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Phase II Documents:

Phase I Documents:

Regulatory Streamlining at Ecology:

Governor Locke's Competitiveness Agenda:

Keeping Washington's Business Climate Healthy

Washington enjoys one of the strongest state economies in the nation. But we must improve our competitive edge to ensure a healthy business climate that continues to create the family wage jobs that Washington's people and economy thrive on.

Working with business, labor and the Legislature, Gov. Gary Locke has led efforts to make Washington a place where businesses want to locate or expand. He's cut more than $1 billion in businesses taxes, worked to expand and promote exports, advanced workforce training, and invested in rural economic development.

The governor also recognizes that in a rapidly changing global economy, the state must keep pace with changes necessary to keep and improve its competitive edge. With the goal of ensuring a vibrant future for Washington's economy, he has formed the Washington Competitiveness Council to recommend reforms that can ensure a thriving, environmentally sustainable business climate.

The Washington Competitiveness Council has:

  • Addressed key business climate issues, using the October 2000 report of the Alliance for a Competitive Economy (ACE) as the starting point for this discussion.

  • Made the public more keenly aware of the importance of a healthy business climate to the future of Washington's economy.

  • Engaged the business community in advancing a competitiveness agenda.

  • Strengthened state and local governments' ability to respond to business community needs.

The Competitiveness Council issued its first report in January of 2002. That report contained 99 separate recommendations for improving the business climate in Washington State. Following completion of the final report, the Economic Development Task Force also issued recommendations related to the state's direct role in economic development.

Since then, the Council has strongly advocated implementation of these recommendations. Its members have repeatedly met with the Governor and the Washington State Legislature to emphasize the importance of this agenda to the economic vitality of Washington State. They have also participated in press conferences, met with editorial boards and worked with advisory groups in support of these recommendations.

Extraordinary effort led to remarkable results. The Governor and the Legislature have taken steps to implement most of these recommendations. This is a significant achievement given the considerable cost associated with many of these proposals and the state's current budget problems. Governor Locke has carried out many of these recommendations via executive order or through instructions to his cabinet agencies. Many others were adopted in the 2002 and 2003 legislative sessions.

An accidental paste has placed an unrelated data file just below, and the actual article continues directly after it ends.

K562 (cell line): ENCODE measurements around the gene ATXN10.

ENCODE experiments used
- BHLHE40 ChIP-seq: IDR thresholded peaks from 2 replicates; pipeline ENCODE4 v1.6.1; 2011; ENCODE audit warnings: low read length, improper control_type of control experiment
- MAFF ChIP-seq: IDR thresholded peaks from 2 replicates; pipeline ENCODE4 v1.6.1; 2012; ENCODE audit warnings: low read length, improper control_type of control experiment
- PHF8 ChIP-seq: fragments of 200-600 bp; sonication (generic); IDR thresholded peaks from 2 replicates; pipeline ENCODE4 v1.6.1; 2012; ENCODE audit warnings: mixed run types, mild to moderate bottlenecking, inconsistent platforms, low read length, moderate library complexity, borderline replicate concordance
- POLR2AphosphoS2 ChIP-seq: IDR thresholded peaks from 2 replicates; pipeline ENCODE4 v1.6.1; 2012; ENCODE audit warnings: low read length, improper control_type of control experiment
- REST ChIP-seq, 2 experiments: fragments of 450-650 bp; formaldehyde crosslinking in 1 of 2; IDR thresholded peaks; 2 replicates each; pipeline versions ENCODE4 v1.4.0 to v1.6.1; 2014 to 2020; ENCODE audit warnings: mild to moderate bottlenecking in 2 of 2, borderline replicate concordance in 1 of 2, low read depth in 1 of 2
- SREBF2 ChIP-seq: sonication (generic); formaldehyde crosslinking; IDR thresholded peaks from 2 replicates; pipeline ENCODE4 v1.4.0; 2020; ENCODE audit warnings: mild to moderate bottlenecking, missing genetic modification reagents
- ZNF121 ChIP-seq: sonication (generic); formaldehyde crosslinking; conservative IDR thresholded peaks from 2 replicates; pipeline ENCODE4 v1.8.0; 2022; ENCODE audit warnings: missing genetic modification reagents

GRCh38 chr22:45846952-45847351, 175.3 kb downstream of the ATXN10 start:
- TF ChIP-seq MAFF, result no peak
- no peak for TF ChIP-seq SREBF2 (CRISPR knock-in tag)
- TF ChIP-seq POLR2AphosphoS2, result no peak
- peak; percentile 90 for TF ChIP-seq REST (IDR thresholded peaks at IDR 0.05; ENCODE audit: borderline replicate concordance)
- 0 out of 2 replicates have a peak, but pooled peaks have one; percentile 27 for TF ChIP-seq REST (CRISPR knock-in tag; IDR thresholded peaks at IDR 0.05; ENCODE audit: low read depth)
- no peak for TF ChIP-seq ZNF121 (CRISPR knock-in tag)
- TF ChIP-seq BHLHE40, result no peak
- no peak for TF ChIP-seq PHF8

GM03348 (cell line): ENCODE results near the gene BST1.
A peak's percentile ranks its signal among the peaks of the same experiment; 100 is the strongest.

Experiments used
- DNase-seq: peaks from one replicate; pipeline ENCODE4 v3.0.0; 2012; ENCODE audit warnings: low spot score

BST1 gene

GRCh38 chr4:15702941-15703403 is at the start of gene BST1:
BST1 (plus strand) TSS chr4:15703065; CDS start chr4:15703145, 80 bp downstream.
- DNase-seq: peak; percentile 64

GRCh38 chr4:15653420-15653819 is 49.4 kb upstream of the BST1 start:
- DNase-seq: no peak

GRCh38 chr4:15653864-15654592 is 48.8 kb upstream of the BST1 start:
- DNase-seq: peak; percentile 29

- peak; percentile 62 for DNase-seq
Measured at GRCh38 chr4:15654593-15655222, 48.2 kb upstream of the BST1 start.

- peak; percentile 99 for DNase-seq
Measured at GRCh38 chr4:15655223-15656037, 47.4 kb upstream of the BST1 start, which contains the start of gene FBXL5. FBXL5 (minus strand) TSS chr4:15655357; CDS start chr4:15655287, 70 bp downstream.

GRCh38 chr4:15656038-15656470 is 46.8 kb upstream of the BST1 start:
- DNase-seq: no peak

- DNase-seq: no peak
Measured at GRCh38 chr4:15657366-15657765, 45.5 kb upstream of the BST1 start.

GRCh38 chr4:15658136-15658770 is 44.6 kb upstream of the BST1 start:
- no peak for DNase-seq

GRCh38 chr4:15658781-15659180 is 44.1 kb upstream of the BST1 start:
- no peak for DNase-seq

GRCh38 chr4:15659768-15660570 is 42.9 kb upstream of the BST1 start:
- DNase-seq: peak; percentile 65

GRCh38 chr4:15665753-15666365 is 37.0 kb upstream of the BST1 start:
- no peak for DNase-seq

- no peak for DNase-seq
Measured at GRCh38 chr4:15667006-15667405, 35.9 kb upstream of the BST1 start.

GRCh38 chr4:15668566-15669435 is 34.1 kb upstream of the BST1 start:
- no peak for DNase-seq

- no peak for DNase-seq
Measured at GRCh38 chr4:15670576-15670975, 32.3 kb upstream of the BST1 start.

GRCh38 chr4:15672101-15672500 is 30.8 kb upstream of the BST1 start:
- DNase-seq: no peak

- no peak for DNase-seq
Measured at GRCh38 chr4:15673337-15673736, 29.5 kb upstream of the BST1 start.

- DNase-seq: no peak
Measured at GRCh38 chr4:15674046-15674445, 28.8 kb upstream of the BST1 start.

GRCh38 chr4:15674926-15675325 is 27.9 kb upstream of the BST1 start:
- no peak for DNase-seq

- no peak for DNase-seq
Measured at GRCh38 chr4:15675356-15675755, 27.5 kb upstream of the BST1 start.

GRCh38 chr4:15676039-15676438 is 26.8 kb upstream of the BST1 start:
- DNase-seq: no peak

Despite this success, there is much to be done. Recent gains in Washington's competitiveness could easily be lost without vigilance. Furthermore, we must take additional steps to ensure that we do not fall behind. Other states and nations are examining their own ability to attract and grow the companies and industries that will provide a high standard of living for their citizens. Washington's competitiveness remains in danger if we do not keep up as our competitors take steps to improve their ability to grow and prosper.

Governor Locke convened Phase II of the Washington Competitiveness Council to ensure that we continue to make progress. The Governor asked the Council to focus on issues related to human capital and innovation. These issues are critical to the future of Washington's economy. Yet, compared to the other issue areas examined by the Council during 2001, we have made the least progress in this area. Of the 38 original Competitiveness Council recommendations related to human capital and innovation, only a handful has been fully implemented. Nevertheless, the Council recognizes the need to continue to progress in other areas as well. Thus, the Council's Phase II recommendations also address taxation, infrastructure and regulatory reform.